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Victory for Forests: Disney Stands Up for Endangered Forests and Animals

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Today, Disney adds its significant voice to the growing chorus of companies demonstrating that there's no need to sacrifice endangered forests in Indonesia or elsewhere for the paper we use every day. This entertainment giant, which is the world's biggest publisher of children's books and magazines, has adopted what may be one of the most far-reaching paper policies ever, including groundbreaking safeguards for the climate and human rights.

Full disclosure: Rainforest Action Network began working with Disney in 2010 after lab tests found that its children's books were printed with rainforest fiber from Indonesia. This policy is the culmination of two years of conversations with Disney executives.

In practical terms, this significant new paper policy means that Disney will be eliminating paper connected to the destruction of endangered forests and animals from its extensive operations and those of its licensees. It applies to both the way Disney sources and uses paper, reaching every corner of the company's business. The policy covers everything from the pages of a Marvel comic book in New York and the copy paper at ABC's headquarters in LA to the packaging of a Mickey doll sold in Moscow.

In the 21st century it is indefensible that any paper still comes from endangered rainforests. And yet, in places like Indonesia, which has one of the most biologically and culturally diverse forests in the world, the pulping of trees for paper is a part of why the country has one of the highest rates of deforestation in the world. Conservatively, an estimated 2.5 million acres of rainforest are lost in Indonesia per year.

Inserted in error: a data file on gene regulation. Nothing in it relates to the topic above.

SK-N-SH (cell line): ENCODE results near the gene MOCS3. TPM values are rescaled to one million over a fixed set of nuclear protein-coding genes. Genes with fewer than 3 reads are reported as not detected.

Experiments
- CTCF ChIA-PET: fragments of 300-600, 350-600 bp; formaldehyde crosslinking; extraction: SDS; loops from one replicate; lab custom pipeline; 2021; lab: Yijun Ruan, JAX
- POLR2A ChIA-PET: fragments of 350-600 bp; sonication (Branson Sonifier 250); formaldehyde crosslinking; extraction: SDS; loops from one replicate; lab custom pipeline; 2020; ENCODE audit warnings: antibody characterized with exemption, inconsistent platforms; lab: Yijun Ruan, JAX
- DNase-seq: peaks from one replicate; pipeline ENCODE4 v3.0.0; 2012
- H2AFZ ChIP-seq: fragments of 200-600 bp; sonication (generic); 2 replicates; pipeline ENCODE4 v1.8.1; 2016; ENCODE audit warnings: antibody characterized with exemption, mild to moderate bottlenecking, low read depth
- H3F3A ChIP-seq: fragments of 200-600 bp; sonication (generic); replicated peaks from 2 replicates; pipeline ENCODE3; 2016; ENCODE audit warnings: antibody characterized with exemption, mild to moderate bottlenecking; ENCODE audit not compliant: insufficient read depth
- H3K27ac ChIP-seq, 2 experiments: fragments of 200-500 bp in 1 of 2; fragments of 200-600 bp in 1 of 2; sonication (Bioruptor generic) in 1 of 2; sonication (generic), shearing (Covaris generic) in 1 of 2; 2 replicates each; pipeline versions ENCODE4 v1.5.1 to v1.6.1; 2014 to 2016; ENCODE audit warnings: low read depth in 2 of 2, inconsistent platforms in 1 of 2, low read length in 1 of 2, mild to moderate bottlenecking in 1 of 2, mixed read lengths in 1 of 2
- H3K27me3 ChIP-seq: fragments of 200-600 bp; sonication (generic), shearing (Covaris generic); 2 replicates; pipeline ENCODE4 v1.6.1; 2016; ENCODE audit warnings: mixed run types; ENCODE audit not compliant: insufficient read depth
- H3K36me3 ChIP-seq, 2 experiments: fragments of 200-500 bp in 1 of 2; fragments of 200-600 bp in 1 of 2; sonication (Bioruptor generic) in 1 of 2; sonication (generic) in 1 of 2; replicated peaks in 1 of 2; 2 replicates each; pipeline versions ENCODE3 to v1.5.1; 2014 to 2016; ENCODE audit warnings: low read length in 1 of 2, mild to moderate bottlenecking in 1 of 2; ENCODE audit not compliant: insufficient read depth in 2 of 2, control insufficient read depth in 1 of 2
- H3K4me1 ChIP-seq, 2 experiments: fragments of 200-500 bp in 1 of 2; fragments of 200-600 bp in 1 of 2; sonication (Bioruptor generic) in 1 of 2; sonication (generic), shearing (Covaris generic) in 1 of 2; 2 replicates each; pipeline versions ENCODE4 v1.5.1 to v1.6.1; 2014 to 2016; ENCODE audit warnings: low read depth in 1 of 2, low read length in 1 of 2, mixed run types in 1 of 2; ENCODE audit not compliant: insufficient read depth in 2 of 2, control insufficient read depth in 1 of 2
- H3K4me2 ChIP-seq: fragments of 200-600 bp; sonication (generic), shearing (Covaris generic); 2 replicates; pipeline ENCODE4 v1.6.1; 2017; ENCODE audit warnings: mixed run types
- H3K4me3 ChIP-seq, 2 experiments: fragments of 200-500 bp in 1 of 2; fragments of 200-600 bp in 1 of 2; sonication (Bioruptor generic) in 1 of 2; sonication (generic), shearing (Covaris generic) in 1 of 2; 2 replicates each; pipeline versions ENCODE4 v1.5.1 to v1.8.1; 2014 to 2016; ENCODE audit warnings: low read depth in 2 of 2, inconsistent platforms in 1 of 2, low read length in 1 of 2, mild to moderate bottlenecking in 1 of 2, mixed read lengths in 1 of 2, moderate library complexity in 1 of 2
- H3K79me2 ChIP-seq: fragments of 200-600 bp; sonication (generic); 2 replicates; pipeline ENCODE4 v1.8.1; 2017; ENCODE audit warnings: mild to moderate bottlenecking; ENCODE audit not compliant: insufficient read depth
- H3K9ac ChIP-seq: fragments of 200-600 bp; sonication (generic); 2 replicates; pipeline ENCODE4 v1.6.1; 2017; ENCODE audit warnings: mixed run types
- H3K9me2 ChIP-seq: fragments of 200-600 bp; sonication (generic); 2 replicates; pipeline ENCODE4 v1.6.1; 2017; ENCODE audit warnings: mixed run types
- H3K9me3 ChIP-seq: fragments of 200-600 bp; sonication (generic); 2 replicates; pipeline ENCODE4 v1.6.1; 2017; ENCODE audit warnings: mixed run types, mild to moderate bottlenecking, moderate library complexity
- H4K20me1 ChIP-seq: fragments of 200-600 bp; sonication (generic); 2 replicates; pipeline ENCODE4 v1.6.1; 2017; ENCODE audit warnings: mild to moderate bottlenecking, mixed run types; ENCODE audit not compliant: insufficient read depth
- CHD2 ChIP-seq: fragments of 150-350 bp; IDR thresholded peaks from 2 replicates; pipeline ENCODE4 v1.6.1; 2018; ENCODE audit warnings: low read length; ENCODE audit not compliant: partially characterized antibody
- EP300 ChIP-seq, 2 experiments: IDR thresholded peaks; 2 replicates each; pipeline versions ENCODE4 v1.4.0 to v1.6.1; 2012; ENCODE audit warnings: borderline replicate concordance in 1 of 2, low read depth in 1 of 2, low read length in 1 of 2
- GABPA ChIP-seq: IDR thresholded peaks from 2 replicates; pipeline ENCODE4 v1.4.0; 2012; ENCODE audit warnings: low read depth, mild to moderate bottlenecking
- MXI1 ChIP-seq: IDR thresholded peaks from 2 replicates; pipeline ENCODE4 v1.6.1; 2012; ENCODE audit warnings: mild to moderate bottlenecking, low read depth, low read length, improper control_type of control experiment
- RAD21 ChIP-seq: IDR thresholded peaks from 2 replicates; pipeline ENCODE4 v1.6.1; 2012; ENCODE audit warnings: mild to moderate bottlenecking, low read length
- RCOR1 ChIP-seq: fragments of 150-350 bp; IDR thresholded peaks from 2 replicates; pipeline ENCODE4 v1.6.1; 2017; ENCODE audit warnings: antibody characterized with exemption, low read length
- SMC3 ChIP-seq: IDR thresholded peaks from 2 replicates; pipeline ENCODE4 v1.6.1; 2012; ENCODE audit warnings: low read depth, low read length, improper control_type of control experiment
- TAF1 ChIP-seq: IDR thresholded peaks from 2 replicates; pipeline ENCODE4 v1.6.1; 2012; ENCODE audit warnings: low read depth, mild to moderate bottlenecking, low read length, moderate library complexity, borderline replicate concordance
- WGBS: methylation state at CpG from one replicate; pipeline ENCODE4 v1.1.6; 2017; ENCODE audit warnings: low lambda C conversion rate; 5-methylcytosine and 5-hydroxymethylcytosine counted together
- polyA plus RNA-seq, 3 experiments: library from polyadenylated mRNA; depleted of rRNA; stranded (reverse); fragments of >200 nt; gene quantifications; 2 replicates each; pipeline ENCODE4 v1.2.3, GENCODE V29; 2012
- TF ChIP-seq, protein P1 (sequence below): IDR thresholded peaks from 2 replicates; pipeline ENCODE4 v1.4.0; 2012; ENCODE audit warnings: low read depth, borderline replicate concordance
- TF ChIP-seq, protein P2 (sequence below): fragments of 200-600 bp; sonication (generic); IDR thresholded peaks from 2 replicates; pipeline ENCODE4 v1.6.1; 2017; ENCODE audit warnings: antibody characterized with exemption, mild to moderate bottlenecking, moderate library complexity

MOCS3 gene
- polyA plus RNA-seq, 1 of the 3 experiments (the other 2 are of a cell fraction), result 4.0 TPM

Thanks to this policy, Disney will be joining the growing list of major brands that have cut ties to notorious Indonesian rainforest destroyers and paper giants Asia Pulp and Paper (APP) and Asia Pacific Resources International Holdings (APRIL). Disney's commitment will reduce the demand for paper made at the expense of rainforests while creating incentives for improved forest management and green growth.

So, just how big is this announcement? For a bit of perspective, consider that Disney products are produced in almost 25,000 factories worldwide -- 10,000 in China alone. Disney owns a vast media empire, including media networks such as ABC and ESPN alongside studios including Pixar and Touchstone, and is the largest licensor of toys and the largest operator of theme parks in the world. All that takes a LOT of paper -- none of which can be connected to the destruction of endangered forests and animals in Indonesia or elsewhere.

What excites me most about Disney's commitment is its depth, affirming that the company will avoid not only tropical deforestation, but also go above and beyond to protect human rights and to recognize the high carbon value of rainforests -- two things rarely seen in policies of this kind.

Join me in thanking Disney for taking this stand. It is time every company acknowledge that rainforests are more valuable left standing than being pulped for paper!

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